Argentina - The collapse of the Currency board & Beyond


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Case Details:

Case Code : ECOA112
Case Length : 15 Pages
Period : 2003
Organization : -
Pub Date : 2003
Teaching Note :Not Available
Countries : Argentina, Latin America
Industry : -

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Please note:

This case study was compiled from published sources, and is intended to be used as a basis for class discussion. It is not intended to illustrate either effective or ineffective handling of a management situation. Nor is it a primary information source.

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Peronism, that most protean of South American political movements, has survived Argentina's collapse. If it stands for anything, it is strong leadership. So it is ironic that it should now offer up such a week figure. But Argentina's need is for a new kind of president, one who tries to build institutions, rather than promising to fix everything himself. Therein lies an opportunity for Mr. Kirchner and for his country.

- The Economist, 24th May 2003

Introduction

Argentina, the most cosmopolitan nation in South America was located on the southeastern corner of the continent. Argentina had a distinctive identity within Latin America. Unlike many other countries in the region, Argentines were mostly of European origin. The country had traditionally maintained close links with Europe. At least 85 % of the population was white. Between 1850 and 1940, more than 3.5 million immigrants had arrived in Argentina, about 45 % of them from Italy and 32 % from Spain. Substantial numbers had also come from Britain, Germany, France, Switzerland, Denmark, Poland, Russia, the Middle East, and Japan. Spanish became the official language and was spoken universally, but a number of Argentines also spoke English, Italian, German and French.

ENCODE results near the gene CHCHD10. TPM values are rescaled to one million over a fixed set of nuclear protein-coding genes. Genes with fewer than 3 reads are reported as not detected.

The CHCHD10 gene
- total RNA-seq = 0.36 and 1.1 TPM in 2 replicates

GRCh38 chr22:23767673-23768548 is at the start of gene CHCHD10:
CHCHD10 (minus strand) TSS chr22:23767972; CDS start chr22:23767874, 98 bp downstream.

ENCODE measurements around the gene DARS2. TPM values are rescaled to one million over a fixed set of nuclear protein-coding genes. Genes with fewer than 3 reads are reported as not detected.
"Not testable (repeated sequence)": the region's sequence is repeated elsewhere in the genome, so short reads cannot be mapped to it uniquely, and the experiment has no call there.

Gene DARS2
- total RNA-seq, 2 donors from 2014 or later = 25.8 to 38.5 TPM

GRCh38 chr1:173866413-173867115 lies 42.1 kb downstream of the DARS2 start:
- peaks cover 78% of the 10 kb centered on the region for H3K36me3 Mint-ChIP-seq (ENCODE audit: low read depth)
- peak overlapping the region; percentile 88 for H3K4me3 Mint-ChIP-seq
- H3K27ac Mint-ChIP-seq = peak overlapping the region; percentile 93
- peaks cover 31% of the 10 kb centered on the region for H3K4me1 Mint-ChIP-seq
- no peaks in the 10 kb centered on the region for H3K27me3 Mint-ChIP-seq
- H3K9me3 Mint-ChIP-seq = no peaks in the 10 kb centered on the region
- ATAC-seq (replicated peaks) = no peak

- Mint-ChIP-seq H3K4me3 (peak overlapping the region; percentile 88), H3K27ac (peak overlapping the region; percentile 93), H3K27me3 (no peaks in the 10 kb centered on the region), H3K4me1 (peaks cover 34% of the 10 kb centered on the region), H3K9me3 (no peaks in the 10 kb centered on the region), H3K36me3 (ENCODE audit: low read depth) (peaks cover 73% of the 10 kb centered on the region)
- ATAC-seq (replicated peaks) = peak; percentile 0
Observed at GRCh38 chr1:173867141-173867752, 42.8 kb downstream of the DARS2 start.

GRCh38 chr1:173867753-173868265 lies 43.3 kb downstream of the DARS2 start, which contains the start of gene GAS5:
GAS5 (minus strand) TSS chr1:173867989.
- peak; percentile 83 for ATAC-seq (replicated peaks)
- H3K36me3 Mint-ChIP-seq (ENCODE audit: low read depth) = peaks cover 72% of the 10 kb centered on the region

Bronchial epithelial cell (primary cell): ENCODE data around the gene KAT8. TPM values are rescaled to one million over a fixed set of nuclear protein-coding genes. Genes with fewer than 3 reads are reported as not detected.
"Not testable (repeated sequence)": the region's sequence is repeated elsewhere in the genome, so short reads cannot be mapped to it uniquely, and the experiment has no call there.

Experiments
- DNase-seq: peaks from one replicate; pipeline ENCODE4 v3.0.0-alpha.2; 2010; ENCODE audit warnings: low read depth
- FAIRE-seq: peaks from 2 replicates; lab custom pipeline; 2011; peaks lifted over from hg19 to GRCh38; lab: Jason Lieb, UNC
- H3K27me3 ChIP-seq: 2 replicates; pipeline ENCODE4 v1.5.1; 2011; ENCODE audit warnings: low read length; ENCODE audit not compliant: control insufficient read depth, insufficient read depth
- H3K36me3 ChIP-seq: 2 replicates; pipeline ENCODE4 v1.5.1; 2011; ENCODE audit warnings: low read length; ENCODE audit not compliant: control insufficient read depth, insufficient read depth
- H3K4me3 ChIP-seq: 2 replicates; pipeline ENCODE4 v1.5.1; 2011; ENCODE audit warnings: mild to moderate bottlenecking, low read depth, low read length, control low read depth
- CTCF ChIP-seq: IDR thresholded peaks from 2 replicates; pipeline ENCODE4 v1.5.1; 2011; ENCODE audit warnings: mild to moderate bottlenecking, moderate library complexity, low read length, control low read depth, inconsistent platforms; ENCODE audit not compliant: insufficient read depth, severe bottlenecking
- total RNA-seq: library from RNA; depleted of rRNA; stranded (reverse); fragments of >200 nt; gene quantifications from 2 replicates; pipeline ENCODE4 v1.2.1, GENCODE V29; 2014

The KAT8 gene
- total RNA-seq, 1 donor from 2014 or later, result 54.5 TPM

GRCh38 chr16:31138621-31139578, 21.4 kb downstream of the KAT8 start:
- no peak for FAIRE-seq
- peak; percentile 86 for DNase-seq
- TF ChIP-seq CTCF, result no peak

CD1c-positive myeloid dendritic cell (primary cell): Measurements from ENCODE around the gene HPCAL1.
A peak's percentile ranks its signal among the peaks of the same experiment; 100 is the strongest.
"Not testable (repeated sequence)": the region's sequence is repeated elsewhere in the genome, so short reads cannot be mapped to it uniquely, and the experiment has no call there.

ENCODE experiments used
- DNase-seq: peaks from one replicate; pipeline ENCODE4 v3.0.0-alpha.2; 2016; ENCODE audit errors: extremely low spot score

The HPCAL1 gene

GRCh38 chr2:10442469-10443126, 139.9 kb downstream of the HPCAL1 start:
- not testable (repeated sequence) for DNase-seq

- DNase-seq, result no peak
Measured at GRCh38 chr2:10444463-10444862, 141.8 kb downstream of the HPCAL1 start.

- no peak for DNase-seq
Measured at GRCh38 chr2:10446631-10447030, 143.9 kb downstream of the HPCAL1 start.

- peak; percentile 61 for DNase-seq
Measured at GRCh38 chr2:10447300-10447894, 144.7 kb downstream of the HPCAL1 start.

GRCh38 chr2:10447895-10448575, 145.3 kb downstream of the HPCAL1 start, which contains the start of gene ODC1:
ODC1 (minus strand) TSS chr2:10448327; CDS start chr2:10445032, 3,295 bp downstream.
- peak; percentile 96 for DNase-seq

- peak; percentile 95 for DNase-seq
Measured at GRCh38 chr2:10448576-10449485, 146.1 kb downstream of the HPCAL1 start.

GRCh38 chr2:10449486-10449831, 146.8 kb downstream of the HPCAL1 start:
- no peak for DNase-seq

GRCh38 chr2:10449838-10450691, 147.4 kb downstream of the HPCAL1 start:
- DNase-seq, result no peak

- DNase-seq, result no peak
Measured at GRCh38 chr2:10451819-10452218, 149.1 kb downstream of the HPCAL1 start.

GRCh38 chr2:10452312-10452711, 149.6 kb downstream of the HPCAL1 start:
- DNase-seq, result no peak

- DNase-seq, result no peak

Despite the mix of ancestries and languages, the Argentines were fiercely nationalistic, although they were sometimes unsure about their cultural identity. One common saying held that "Argentina is the most European of the Latin nations because its people are from the most Latin of the European nations."

Whatever be the case, the country had rapidly modernized in the past 50 years. Buenos Aires had been voted the. I.T capital of Latin America, the second best city after Sao Paulo for trade shows and the second after Santiago for the best blend of cultural life, entertainment, personal safety and efficiency...

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